Preface Foreword Units and Conversion Factors Part I: Introduction, Reporting, and Methodology Chapter 1- INTRODUCTION Chapter 2 - THE ESTIMATION AND REPORTING OF RESERVES AND PRODUCTION Chapter 3 - THE METHODOLOGY OF THE DEPLETION MODEL Part II: AFRICA Chapter 4: Algeria Chapter 5: Angola Chapter 6: Cameroon Chapter 7: Chad Chapter 8: Congo Chapter 9: Egypt Chapter 10: Gabon Chapter 11: Libya Chapter 12: Nigeria Chapter 13: Sudan Chapter 14: Tunisia Chapter 15: Uganda Chapter 16: Africa Region Part III: ASIA-PACIFIC Chapter 17: Australia Chapter 18: Brunei Chapter 19: India Chapter 20: Indonesia Chapter 21: Malaysia Chapter 22: Pakistan Chapter 23: Papua - New Guinea Chapter 24: Thailand Chapter 25: Vietnam Chapter 26: Asia-Pacific Region Part IV: EURASIA Chapter 27: Albania Chapter 28: AzerbaijanChapter 29: China Chapter 30: Croatia Chapter 31: Hungary Chapter 32: Kazakhstan Chapter 33: Romania Chapter 34: Russia Chapter 35: Turkmenistan Chapter 36: Ukraine Chapter 37: Uzbekistan Chapter 38: Eurasia Region Part V: EUROPE Chapter 39: Austria Chapter 40: Denmark Chapter 41: France Chapter 42: Germany Chapter 43: Italy Chapter 44: Netherlands Chapter 45: Norway Chapter 46: United Kingdom Chapter 47: Europe Region Part VI: LATIN AMERICA Chapter 48: Argentina Chapter 49: Bolivia Chapter 50: Brasil Chapter 51: Chile Chapter 52: Colombia Chapter 53: Ecuador Chapter 54: Mexico Chapter 55: Peru Chapter 56: Trinidad Chapter 57: Venezuela Chapter 58: Latin America Region Part VII: MIDDLE EAST Chapter 59: Bahrain Chapter 60: Iran Chapter 61: Iraq Chapter 62: Kuwait Chapter 63: Neutral Zone Chapter 64: Oman Chapter 65: Qatar Chapter 66: Saudi Arabia Chapter 67: Syria Chapter 68: Turkey Chapter 69: United Aran Emirates Chapter 70: Yemen Chapter 71: Middle East Region Part VIII: NORTH AMERICA Chapter 72: Canada Chapter 73: United States Chapter 74: REGION Part IX: Global Analysis and Perspective Chapter 75: THE WORLD'S REGULAR CONVENTIONAL OIL AND GAS Chapter 76: THE WORLD'S NON-CONVENTIONAL OIL AND GAS Chapter 77: THE OIL AGE IN PERSPECTIVE BIBLIOGRAPHY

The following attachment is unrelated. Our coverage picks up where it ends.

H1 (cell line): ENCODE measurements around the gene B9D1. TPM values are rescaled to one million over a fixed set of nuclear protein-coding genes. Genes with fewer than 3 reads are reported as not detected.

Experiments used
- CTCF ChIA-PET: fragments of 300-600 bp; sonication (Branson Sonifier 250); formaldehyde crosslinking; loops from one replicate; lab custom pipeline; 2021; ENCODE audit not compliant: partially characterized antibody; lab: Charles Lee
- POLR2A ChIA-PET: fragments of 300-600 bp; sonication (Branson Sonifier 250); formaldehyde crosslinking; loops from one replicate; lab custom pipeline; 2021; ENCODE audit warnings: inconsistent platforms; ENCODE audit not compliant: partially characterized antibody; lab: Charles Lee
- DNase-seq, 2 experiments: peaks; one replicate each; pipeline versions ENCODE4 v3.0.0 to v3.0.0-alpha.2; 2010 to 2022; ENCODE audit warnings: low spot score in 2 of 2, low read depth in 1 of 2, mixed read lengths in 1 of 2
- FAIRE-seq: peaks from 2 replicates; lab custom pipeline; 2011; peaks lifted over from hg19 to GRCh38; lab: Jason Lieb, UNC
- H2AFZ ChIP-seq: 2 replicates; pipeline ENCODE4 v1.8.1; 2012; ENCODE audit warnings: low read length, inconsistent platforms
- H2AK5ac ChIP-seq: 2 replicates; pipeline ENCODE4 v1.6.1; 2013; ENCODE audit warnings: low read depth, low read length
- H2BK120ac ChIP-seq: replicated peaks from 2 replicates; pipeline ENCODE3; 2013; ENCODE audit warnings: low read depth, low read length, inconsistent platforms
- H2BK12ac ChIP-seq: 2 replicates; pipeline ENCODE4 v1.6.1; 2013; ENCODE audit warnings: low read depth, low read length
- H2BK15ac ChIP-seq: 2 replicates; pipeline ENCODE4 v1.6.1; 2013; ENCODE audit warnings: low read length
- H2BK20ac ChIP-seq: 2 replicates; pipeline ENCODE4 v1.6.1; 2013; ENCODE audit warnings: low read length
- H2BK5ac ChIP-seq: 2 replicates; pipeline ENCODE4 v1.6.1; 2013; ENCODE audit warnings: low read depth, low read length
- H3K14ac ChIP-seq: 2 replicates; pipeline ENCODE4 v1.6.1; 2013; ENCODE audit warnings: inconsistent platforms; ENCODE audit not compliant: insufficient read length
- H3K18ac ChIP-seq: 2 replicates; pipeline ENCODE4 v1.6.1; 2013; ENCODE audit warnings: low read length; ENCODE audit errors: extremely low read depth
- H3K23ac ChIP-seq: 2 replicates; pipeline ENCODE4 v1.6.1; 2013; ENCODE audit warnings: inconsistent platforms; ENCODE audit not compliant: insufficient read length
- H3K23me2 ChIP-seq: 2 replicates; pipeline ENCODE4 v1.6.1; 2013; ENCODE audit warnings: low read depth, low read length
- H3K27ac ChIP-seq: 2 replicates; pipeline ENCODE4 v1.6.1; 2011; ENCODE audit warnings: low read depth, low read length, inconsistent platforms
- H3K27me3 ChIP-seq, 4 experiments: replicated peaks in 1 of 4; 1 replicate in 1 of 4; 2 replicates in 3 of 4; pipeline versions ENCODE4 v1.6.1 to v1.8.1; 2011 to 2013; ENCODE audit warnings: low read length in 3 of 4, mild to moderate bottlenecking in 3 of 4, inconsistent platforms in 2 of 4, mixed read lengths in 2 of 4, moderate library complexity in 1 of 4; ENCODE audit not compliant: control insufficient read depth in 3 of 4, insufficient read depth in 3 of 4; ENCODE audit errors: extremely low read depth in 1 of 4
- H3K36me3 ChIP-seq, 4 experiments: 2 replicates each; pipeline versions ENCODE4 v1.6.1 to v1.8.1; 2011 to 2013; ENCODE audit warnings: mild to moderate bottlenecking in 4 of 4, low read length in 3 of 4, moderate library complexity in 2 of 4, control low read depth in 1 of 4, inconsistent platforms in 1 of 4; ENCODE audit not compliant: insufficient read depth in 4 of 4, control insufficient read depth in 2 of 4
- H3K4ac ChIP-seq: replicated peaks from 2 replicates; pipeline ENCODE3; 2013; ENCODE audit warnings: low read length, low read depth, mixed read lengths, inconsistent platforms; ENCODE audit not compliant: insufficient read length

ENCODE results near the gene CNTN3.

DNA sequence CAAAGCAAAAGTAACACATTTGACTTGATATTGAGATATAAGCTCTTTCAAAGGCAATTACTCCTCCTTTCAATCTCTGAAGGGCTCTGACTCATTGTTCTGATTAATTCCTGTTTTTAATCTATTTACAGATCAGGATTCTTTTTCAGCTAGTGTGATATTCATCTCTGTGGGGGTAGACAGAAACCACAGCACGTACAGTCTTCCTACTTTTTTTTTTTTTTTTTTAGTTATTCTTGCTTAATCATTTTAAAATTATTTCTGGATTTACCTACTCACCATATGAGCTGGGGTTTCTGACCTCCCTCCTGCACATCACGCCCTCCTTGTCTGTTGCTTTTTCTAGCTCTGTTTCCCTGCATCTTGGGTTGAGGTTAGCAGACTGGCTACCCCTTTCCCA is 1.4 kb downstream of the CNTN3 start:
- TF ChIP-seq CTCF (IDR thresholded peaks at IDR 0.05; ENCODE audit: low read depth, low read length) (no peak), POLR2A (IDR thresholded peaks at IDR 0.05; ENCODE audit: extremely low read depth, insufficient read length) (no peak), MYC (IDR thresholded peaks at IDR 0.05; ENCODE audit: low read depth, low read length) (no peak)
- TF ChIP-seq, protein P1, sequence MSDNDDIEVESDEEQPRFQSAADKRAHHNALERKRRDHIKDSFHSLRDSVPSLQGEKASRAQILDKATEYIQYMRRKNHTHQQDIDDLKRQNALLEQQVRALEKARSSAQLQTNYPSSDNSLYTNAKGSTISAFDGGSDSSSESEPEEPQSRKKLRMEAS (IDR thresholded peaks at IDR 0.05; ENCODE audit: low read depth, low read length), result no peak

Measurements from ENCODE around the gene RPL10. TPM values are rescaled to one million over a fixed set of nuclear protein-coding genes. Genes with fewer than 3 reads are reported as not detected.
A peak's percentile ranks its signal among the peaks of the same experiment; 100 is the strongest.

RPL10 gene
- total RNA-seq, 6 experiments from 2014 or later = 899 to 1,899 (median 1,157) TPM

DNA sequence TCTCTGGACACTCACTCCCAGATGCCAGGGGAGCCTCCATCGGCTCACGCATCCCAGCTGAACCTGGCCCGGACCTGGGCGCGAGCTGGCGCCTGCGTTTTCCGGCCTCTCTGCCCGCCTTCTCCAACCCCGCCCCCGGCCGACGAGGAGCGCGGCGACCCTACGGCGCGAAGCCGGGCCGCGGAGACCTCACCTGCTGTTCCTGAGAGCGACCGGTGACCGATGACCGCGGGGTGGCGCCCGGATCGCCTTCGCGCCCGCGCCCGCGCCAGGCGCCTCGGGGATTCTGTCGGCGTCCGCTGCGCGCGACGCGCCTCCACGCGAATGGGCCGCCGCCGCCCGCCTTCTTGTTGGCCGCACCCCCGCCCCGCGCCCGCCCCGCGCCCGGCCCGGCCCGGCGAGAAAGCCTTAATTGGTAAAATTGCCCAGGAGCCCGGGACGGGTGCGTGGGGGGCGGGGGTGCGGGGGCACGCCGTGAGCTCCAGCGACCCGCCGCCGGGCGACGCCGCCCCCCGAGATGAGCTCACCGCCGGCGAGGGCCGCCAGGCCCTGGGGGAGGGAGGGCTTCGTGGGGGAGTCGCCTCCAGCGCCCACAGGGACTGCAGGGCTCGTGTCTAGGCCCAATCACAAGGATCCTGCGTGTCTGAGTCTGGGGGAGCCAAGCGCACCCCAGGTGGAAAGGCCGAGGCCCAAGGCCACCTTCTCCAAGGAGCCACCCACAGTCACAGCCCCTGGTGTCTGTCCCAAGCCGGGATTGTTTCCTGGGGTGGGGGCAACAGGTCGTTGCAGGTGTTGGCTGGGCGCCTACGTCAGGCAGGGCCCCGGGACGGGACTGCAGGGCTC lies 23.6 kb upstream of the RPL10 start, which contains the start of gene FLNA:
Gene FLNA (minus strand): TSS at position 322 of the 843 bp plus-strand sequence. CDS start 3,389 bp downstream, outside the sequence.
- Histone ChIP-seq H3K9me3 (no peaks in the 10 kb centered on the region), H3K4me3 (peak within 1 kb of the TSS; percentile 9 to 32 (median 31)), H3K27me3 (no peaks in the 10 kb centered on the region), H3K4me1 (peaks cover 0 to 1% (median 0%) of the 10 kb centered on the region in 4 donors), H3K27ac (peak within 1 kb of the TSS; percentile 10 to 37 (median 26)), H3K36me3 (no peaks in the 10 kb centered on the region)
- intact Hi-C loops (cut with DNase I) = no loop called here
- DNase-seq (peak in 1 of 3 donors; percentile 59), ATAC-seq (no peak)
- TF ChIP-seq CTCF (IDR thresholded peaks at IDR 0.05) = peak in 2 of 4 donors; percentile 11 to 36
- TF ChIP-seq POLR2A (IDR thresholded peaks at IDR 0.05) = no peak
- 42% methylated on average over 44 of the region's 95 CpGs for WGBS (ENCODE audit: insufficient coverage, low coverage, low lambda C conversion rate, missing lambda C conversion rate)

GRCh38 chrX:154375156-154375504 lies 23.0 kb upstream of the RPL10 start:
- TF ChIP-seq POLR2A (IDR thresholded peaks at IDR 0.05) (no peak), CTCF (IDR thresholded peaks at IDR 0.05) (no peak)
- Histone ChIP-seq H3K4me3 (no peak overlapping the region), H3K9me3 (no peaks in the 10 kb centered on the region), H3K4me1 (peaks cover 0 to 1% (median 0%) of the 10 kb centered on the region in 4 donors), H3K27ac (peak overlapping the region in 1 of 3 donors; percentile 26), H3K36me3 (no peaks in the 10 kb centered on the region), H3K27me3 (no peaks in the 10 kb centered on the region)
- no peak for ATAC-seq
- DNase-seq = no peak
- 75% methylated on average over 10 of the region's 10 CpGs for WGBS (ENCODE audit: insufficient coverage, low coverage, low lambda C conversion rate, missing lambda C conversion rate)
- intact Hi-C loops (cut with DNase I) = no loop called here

Colin Campbell was born in 1931 in Berlin, Germany, but stayed only three months before his father, an architect, returned to his home country as his successful practice in Germany had crashed in the Depression. Colin then had a rather isolated childhood at Chapel Point, a rocky headland in Cornwall in the west of England, where his father was building the first houses of what he hoped to be a model village. But the Second World War brought that project to an end. School days followed before he succeeded in getting into Oxford University in 1951 to read geology. He enjoyed university life greatly and stayed on to take a D.Phil (Ph.D), based on mapping a remote part of Connemara in Ireland and the interior of Borneo to which he went on a university expedition. University days came to an end in 1957 and he went on to work for Texaco in Trinidad as a field geologist. There he came under the influence of Hans Kugler, a Swiss scientist who was one of the pioneers of micro-palaeontology and a great inspiration. In 1959, he was transferred to Colombia and had many colourful experiences mapping often bandit-infested remote areas on mule-back, and making a fossil collection to unravel Andean geology. He married Bobbins, a charming girl he had met in Trinidad, and they were later blessed with a son and daughter. He continued to work in the oil industry in Colombia, Australia, Papua-New Guinea, the United States, Ecuador, the United Kingdom, Ireland and Norway, ending as an Executive Vice-President. One particularly relevant experience was participation in a world evaluation in 1969 which opened his eyes to the finite nature of the resource and the nature of depletion, which in turn made a deep impression. In latter years he found himself engaged in negotiations to secure oil rights in various countries and came to understand the role of politics and influence both internally within the company and in its external relations. His formal career ended in 1989, but he accepted various consulting assignments. He also developed his long interest in depletion founding the Association for the Study of Peak Oil ("ASPO"), which now has associates in more than thirty countries. He has written seven books on the subject as well as many articles in scientific and other publications, which attracted increasing media interest. This led to participation in many conferences and presentations to governments. He and his wife now live in a village in the west of Ireland.
From the reviews of the second edition: "If you are looking for an authoritative analysis of oil and gas depletion, minus caricature, cliches and political statements ... then look no further than this book. ... The Atlas will educate and inform those interested in the oil and gas industry's future and the challenges it faces - be they existential or commercial. In particular, those professionals involved with policymaking, petroleum economics, history of the oil and gas business, academia and market analysis." (Oilholics Synonymous Report, May, 2013)